Home / Research Highlights

1. The Oldest Gnathostome Teeth
2. Spiny Chondrichthyan from the Lower Silurian of South China
P. S. Andreev, I. J. Sansom, Q. Li, W. Zhao, J. Wang, C.-C. Wang, L. Peng, L. Jia, T. Qiao, and M. Zhu*
Mandibular teeth and dentitions are features of jawed vertebrates that were first acquired by the Palaeozoic ancestors1,2,3 of living chondrichthyans and osteichthyans. The fossil record currently points to the latter part of the Silurian period4,5,6,7 (around 425 million years ago) as a minimum date for the appearance of gnathostome teeth and to the evolution of growth and replacement mechanisms of mandibular dentitions in the subsequent Devonian period2,8,9,10. Here we provide, to our knowledge, the earliest direct evidence for jawed vertebrates by describing Qianodus duplicis, a new genus and species of an early Silurian gnathostome based on isolated tooth whorls from Guizhou province, China. The whorls possess non-shedding teeth arranged in a pair of rows that demonstrate a number of features found in modern gnathostome groups. These include lingual addition of teeth in offset rows and maintenance of this patterning throughout whorl development. Our data extend the record of toothed gnathostomes by 14 million years from the late Silurian into the early Silurian (around 439 million years ago) and are important for documenting the initial diversification of vertebrates. Our analyses add to mounting fossil evidence that supports an earlier emergence of jawed vertebrates as part of the Great Ordovician Biodiversification Event (approximately 485–445 million years ago).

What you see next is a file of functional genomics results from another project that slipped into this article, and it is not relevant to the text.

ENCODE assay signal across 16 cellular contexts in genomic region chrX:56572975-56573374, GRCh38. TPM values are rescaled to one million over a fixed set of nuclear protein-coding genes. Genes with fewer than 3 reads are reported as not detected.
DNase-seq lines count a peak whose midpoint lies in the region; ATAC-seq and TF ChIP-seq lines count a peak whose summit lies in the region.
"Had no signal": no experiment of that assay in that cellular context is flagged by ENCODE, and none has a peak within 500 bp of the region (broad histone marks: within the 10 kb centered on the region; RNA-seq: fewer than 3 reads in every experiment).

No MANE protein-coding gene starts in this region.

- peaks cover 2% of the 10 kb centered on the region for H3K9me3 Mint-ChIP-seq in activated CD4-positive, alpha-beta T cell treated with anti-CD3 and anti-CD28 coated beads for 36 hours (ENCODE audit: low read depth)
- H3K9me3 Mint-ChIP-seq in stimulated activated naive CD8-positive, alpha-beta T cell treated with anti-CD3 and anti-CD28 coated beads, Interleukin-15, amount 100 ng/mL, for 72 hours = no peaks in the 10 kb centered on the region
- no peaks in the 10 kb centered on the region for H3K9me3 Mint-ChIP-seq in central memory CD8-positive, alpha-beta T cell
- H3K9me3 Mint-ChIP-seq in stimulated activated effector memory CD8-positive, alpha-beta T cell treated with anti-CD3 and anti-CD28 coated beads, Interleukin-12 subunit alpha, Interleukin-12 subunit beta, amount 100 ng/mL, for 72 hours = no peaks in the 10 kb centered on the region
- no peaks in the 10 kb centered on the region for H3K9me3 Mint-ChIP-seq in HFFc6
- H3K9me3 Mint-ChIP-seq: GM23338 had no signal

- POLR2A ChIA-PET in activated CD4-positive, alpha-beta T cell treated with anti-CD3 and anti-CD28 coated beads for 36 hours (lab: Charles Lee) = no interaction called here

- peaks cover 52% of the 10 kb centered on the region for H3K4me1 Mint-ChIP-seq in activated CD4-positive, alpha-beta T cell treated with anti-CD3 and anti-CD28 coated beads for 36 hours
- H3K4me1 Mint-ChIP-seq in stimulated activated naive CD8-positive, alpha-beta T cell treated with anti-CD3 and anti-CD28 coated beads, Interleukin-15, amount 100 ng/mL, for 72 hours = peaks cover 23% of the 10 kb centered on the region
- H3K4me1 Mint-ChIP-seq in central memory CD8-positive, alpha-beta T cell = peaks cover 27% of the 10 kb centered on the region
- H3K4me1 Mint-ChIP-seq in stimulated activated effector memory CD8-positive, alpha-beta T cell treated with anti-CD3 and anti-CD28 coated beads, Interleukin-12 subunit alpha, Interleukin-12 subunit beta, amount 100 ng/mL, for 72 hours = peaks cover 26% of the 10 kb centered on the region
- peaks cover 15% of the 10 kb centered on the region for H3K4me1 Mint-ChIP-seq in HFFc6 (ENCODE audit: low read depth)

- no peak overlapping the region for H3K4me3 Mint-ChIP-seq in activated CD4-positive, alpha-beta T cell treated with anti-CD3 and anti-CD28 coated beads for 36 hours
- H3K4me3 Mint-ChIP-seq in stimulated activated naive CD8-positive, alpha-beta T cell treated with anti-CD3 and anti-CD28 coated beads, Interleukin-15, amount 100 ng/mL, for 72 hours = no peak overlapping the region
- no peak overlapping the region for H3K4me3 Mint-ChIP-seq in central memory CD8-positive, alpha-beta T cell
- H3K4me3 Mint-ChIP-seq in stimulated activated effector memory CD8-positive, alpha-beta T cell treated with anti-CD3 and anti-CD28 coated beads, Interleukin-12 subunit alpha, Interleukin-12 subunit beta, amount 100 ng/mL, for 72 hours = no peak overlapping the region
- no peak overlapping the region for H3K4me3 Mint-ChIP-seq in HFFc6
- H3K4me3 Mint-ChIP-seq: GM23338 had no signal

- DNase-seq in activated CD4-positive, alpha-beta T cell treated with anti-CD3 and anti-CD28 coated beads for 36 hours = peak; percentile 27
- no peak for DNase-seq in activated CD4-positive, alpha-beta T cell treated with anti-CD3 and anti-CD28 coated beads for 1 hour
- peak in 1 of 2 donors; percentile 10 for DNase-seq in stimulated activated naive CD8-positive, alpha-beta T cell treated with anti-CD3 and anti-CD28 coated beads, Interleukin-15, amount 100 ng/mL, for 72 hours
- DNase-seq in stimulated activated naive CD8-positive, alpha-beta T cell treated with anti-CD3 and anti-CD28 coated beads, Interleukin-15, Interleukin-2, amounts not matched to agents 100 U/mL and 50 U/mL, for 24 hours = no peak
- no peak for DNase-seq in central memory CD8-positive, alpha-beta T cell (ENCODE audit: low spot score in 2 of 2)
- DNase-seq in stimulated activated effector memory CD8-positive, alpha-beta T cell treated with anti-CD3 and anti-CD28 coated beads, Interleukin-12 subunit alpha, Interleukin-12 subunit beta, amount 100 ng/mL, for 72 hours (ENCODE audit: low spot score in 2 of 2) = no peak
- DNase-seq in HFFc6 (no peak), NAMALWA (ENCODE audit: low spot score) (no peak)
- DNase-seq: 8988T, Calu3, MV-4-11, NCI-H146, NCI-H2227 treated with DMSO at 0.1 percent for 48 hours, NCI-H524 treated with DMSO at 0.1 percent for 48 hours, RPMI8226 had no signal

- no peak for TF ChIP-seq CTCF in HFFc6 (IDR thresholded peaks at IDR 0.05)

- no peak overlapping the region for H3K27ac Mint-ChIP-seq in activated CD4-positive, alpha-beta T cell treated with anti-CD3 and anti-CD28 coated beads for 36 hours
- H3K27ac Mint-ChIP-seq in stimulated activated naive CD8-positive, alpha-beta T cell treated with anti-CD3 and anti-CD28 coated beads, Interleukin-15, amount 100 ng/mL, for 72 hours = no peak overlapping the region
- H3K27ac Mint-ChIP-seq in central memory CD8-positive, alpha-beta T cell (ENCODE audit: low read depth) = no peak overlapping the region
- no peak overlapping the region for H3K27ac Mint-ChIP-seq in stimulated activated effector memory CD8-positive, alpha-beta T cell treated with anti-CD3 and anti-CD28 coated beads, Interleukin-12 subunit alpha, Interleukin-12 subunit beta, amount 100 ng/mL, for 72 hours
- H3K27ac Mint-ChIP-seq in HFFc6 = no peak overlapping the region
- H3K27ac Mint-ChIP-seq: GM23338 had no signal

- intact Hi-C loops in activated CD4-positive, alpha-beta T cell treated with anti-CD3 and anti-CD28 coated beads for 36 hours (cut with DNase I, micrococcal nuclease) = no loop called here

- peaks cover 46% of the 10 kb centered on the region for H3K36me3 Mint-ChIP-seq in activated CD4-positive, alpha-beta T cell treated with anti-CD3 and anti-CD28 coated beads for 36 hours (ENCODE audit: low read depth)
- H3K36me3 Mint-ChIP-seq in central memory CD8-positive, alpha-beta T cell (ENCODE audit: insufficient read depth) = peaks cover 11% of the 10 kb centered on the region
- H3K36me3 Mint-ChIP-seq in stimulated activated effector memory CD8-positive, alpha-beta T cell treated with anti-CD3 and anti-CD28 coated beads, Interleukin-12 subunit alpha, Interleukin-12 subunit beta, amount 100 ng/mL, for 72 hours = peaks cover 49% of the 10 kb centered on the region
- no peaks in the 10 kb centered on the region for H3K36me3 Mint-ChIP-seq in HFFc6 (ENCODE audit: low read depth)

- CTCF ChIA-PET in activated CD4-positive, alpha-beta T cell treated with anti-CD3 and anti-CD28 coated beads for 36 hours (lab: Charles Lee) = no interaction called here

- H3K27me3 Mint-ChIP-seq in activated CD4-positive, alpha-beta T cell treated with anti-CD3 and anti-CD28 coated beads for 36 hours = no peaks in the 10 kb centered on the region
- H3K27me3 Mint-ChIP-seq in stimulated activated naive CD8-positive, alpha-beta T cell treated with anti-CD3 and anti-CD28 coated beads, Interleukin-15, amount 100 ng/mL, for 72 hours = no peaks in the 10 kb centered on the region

Nature, 609, 964-968 (2022)

Modern representatives of chondrichthyans (cartilaginous fishes) and osteichthyans (bony fishes and tetrapods) have contrasting skeletal anatomies and developmental trajectories1,2,3,4 that underscore the distant evolutionary split5,6,7 of the two clades. Recent work on upper Silurian and Devonian jawed vertebrates7,8,9,10 has revealed similar skeletal conditions that blur the conventional distinctions between osteichthyans, chondrichthyans and their jawed gnathostome ancestors. Here we describe the remains (dermal plates, scales and fin spines) of a chondrichthyan, Fanjingshania renovata gen. et sp. nov., from the lower Silurian of China that pre-date the earliest articulated fossils of jawed vertebrates10,11,12Fanjingshania possesses dermal shoulder girdle plates and a complement of fin spines that have a striking anatomical similarity to those recorded in a subset of stem chondrichthyans5,7,13 (climatiid ‘acanthodians’14). Uniquely among chondrichthyans, however, it demonstrates osteichthyan-like resorptive shedding of scale odontodes (dermal teeth) and an absence of odontogenic tissues in its spines. Our results identify independent acquisition of these conditions in the chondrichthyan stem group, adding Fanjingshania to an increasing number of taxa7,15 nested within conventionally defined acanthodians16. The discovery of Fanjingshania provides the strongest support yet for a proposed7 early Silurian radiation of jawed vertebrates before their widespread appearance5 in the fossil record in the Lower Devonian series.
Nature, 609, 969-973 (2022)